Online Curriculum Projects

What are Online Curriculum Projects?geo.jpg
  • Online curriculum projects provide authentic structured curriculum activities for students, using the internet (particularly web and email technologies).
  • Students find them fun, motivational,engaging, challenging, different, exciting and relevant.
  • They are built around a particular concept or theme, have a set duration and are designed to meet curriculum objectives.
  • They may support outcomes in one learning area or serve as an integrating activity across learning areas.
  • Online curriculum projects typically involve online research, web publishing and communication beyond the classroom.
  • Many involve collaborative work undertaken with students and teachers of different regions, nations, backgrounds and cultures.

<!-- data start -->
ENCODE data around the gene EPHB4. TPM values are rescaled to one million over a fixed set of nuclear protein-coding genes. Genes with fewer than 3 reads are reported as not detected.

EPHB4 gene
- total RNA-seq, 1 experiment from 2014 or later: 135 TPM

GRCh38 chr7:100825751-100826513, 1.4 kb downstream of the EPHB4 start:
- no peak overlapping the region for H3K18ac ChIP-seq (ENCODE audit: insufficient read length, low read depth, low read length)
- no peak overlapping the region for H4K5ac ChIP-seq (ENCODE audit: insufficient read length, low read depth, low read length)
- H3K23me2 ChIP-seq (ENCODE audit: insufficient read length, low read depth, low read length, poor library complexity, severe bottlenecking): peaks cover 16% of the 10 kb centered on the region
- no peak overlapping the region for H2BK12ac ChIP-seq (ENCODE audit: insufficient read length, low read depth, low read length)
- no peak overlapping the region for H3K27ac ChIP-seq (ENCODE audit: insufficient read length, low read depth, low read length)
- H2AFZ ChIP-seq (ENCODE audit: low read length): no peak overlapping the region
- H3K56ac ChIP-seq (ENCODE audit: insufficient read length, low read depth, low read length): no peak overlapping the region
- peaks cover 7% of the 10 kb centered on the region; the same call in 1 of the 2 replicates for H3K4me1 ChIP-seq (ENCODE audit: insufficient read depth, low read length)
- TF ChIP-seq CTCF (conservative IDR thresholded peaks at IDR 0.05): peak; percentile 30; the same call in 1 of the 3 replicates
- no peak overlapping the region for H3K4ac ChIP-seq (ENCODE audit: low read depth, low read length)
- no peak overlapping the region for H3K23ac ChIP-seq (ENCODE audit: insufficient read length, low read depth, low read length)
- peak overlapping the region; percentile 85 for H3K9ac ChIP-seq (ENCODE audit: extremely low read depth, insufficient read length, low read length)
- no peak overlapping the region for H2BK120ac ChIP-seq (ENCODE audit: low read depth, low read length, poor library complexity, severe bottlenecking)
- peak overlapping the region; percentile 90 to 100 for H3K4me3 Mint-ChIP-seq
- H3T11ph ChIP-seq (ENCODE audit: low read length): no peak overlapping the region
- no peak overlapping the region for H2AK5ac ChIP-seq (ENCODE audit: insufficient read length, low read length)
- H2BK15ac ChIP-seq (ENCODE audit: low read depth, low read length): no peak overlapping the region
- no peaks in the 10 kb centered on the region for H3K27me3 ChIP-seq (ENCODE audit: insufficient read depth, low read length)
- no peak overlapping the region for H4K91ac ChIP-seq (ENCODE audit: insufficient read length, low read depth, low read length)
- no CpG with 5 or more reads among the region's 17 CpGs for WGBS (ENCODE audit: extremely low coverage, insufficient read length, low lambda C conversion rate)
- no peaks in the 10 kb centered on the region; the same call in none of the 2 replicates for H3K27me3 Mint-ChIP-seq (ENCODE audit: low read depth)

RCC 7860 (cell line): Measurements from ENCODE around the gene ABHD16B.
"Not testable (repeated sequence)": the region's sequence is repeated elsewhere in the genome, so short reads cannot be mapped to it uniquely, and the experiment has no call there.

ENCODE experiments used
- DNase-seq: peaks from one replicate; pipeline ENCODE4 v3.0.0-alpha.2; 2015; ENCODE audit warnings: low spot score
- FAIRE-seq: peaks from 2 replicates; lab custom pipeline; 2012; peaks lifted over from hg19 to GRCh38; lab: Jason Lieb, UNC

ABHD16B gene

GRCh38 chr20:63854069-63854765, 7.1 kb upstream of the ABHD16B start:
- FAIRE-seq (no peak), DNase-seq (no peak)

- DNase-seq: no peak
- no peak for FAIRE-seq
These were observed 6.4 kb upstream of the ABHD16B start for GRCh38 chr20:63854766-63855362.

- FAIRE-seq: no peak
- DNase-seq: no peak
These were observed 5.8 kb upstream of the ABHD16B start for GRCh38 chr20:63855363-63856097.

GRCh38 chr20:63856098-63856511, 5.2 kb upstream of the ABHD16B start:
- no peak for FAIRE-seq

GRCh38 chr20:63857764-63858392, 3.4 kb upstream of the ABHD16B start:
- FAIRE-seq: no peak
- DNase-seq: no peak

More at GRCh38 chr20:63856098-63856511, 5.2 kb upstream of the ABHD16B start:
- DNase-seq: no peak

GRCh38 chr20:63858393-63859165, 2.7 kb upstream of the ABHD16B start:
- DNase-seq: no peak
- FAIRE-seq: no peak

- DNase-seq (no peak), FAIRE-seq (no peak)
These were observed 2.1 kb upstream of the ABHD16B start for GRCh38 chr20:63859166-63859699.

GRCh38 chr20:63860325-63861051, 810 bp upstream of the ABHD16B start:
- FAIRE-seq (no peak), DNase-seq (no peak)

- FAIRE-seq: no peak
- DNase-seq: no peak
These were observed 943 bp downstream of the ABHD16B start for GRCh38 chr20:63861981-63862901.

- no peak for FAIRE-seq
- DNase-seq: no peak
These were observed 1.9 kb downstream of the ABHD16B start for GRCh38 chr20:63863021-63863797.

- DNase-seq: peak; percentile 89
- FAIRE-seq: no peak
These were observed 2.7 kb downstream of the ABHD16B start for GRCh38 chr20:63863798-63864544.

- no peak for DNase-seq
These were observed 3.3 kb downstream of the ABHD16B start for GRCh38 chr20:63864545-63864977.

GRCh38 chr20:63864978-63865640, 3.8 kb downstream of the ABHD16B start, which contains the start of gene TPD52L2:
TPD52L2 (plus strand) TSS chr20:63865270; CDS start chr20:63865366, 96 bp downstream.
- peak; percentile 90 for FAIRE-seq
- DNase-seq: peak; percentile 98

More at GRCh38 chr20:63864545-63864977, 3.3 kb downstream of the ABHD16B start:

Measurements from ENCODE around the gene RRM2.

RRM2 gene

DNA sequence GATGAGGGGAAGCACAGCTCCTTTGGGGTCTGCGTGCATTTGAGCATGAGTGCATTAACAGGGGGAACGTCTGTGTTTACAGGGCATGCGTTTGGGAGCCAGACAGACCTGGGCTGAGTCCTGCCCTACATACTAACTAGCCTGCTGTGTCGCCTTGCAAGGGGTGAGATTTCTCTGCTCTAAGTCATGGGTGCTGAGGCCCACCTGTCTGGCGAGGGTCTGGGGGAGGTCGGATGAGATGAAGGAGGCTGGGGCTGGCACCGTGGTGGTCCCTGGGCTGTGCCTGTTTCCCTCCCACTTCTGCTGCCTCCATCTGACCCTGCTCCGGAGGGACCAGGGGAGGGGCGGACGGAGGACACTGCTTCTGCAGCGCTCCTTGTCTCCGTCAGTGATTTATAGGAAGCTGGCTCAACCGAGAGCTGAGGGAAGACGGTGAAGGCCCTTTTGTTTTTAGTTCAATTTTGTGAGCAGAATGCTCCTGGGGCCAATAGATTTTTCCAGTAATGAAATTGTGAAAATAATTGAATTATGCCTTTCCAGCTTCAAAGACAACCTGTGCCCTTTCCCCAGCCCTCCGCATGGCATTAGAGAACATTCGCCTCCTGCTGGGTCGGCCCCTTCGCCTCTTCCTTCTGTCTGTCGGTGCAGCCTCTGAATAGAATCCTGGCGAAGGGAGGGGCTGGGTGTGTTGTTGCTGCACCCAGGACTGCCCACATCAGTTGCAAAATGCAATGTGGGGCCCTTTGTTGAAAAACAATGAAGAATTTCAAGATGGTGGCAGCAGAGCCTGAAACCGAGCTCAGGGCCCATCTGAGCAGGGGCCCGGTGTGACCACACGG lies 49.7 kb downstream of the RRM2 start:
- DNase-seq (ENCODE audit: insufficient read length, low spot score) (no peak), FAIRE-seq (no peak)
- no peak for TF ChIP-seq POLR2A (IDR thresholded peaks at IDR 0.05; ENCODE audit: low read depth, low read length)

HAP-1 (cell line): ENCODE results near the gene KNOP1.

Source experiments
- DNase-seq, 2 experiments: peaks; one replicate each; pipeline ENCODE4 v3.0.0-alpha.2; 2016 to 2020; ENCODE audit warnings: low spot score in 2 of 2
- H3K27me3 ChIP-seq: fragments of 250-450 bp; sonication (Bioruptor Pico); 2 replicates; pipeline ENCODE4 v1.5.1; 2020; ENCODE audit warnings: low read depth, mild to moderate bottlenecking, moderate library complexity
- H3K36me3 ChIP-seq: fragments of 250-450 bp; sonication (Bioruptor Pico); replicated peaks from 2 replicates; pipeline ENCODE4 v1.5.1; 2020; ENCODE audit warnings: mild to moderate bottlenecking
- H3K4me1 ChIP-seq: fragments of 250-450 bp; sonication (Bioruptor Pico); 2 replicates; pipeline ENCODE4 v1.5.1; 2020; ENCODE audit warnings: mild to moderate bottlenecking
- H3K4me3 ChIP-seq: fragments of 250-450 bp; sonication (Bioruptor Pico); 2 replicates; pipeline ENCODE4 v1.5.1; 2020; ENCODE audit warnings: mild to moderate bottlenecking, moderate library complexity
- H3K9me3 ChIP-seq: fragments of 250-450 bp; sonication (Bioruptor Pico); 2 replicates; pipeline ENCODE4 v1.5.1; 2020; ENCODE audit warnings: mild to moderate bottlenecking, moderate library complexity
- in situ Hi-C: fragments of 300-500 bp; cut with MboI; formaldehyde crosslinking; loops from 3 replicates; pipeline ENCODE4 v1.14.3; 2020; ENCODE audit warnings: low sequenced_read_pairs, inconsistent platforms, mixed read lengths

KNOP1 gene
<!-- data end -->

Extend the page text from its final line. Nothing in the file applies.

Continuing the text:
• Online curriculum projects are recognised as providing valuable teacher professional development opportunities as well as opportunities to improve and extend student learning.

What can participation in online projects do for you and your class?
  • It can break the isolation of typical classrooms. You can reach out to people and to learning opportunities from all over the world.
  • It can allow you and your students to experience people, places, and activities not available in other ways (for example, Mars ... up close and personal!)
  • It can make learning more enjoyable and engaging.
  • It can put the student in the driver's seat while teachers provide the "map" to the desired destination.
  • It can allow you and your students to be mentored and to mentor others.
  • It can encourage your students to provide service to your community and to those in need, near and far.
  • It can allow you and your students to be active global citizens, participating in "history in the making."
  • It can provide relevant, real-life experiences for tomorrow's citizens.
  • It can level the playing field for adults, children, ethnic groups, gifted students, disabled learners, and people of different cultures and socio economic backgrounds.